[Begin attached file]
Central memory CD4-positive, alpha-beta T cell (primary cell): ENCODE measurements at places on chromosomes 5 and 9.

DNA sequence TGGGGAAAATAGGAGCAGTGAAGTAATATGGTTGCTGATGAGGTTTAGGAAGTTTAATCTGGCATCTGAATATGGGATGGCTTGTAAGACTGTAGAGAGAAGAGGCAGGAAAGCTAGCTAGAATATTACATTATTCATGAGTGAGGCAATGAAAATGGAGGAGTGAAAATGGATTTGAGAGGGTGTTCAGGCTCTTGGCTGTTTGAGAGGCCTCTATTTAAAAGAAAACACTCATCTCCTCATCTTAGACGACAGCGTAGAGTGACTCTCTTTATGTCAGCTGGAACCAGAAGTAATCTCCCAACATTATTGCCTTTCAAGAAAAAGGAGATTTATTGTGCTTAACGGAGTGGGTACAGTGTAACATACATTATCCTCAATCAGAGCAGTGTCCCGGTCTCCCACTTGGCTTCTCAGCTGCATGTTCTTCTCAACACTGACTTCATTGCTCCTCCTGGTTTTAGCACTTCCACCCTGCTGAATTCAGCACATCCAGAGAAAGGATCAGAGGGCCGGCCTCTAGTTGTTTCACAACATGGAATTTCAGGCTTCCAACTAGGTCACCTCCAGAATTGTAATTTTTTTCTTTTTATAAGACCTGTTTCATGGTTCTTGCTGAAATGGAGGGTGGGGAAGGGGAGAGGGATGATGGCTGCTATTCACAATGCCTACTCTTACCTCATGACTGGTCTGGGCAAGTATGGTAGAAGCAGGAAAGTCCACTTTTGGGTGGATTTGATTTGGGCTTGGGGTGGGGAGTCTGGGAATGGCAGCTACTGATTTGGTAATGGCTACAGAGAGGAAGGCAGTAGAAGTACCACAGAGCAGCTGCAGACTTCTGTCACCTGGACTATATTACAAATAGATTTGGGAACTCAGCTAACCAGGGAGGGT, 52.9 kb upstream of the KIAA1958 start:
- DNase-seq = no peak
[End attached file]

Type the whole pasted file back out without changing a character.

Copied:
Central memory CD4-positive, alpha-beta T cell (primary cell): ENCODE measurements at places on chromosomes 5 and 9.

DNA sequence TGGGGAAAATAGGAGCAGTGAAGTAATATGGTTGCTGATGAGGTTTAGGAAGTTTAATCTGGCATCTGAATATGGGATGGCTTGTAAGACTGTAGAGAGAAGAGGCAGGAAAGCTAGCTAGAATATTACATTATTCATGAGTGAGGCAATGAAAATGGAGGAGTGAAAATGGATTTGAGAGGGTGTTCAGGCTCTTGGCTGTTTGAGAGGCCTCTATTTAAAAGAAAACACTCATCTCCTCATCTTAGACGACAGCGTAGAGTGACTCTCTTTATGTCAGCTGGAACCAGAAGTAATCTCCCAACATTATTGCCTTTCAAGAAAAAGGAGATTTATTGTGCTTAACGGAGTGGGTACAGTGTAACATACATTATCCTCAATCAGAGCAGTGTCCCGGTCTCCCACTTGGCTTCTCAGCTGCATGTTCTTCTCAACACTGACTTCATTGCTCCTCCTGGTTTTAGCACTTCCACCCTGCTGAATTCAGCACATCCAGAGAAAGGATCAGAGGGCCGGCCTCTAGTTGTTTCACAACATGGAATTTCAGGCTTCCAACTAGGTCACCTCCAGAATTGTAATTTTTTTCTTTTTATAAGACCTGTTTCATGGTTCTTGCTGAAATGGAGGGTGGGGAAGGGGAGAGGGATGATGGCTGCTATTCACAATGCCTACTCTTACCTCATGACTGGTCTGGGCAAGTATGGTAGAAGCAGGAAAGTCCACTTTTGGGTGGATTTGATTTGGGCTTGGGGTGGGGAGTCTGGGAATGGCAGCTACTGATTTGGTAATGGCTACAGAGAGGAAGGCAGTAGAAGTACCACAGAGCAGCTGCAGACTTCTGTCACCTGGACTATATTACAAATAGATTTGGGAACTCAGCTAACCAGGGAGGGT, 52.9 kb upstream of the KIAA1958 start:
- DNase-seq = no peak